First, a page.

The dark castle of pink and baby blue.
The fourth level in the game, The Pirate Ship, spelled out another "Game Over" for me. It takes three minutes to complete, it's an even quicker level than Ocean, but it is extremely hard on the first time, since you don't know what to expect and what kind of shenanigans you can pull in it to make your progress a whole lot easier. Well, I thought to myself that since this was the second to last level in the game, I was not going to quit - I was going to start over once more, and beat this filthy rodent of a platformer. Well, on the second time, it was not nearly as bad, I could pretty much foresee the patterns of the enemies and avoid the bulk of them to get to the boss in under two minutes. It's Pete, and he's throwing knives. The knives shamelessly change course in mid-air, and it's, again, improbable for you to dodge them. Pete also takes about a million hits to fall. I was not going to start this game over for the fourth time, so I looked up a walkthrough of the game and stumbled on a sure-fire strategy based strictly on Minnie's bad A.I. and movement. You see, Minnie cannot be hurt by attacks, but she does have her own attacks against the enemy, triggered every time Mickey attacks. There's an easy trick which allows you to keep Mickey completely out of harm's way, and send Minnie to fight Pete alone. No matter how many throwing knives Minnie absorbs, she's perfectly fine. Yes, you finally have some use for her, all thanks to her crappy A.I.. Incredible!

...But that's it for her usefulness. A similar trick can be used on certain enemies in the final level, "The Castle", but like I said, platform jumping with Minnie in tow is nightmarish. If you can somehow survive this level's awkward ways and enemies ripped straight off Super Mario Bros. 2 for the localization, with even a couple of ticks of health intact, you will beat the game. You see, I picked up a sure-fire strategy for Maleficent as well. All you need to do is somehow get behind her, and if you manage to stay there, you will beat her in absolutely no time and she is unable to hit you. I'll always remember her as one of the most difficult bosses in the first Kingdom Hearts game. This "kind of" toned down my dead-silent respect for her. Anyway, that's it, that's the end of the game... thank God!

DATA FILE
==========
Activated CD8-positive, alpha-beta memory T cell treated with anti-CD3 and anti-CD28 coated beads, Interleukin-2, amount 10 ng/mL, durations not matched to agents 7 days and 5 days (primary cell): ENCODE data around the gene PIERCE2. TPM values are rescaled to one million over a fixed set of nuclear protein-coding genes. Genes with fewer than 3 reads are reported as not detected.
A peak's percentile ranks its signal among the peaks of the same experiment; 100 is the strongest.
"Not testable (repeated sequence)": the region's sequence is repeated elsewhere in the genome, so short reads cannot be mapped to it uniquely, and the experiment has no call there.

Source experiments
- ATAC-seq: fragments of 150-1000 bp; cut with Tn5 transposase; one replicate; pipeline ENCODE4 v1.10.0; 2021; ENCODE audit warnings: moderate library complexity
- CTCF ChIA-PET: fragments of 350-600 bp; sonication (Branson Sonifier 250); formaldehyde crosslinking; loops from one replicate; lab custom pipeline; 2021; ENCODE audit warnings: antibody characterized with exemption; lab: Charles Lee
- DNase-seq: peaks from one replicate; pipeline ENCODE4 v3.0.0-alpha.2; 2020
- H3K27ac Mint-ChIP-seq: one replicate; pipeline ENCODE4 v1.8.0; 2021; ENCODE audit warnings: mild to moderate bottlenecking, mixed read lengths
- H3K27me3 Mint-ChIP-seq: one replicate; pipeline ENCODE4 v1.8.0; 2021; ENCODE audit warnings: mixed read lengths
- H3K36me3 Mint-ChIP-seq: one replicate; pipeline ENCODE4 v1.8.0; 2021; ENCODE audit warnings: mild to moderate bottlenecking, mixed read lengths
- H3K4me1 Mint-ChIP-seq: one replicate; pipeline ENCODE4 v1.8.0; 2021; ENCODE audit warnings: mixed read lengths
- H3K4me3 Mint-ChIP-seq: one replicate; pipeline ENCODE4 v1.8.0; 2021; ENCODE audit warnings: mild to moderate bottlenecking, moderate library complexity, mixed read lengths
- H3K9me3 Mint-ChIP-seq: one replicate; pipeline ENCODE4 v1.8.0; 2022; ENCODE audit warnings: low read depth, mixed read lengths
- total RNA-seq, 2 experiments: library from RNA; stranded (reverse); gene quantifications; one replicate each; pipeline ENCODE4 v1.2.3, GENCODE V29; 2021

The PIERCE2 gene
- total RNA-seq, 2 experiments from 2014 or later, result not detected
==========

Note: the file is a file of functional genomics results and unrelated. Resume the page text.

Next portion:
It's not cheating, it's called taking advantage.
Maybe the aftershock of the game wasn't as bad as I made it out to be just a few paragraphs back, but we're definitely not talking one of the proudest creations of the Disney/Capcom union here. Since I had to start the game from scratch a few times, I'm not quite sure how lengthy the game is, but what I can tell you with absolute certainty that if you're extremely lucky, you will beat it in an hour, tops. As for the replay value... the game is no DuckTales or Chip 'n Dale, it's one of those games you're either going to ditch right away or stampede to the end and be glad it's over with. It can be hard at times, and other times it can be simply frustrating, but it's not an impossible game to beat. Not even improbable, just those few choice sequences I covered are.

Mickey Mousecapade isn't from the bottom end of 8-bit platformers, but it sure could be a little less cryptic, and in turn, a little more playable. Minnie's so God damn useless most of the time, it's like you're hauling a huge, non-co-operative rock around. I know there's also a special enemy disguised as a power-up in the interior levels that can sometimes kidnap Minnie and force you on an extremely tedious backtracking course to save your significant other, but I never bumped into him even while I had to play through the first level three times. It's a good thing, too - I read the details and if I had experienced that once, I would've probably gone insane. 

SOUND : 7.5


a.k.a. Mickey Mouse (JAP)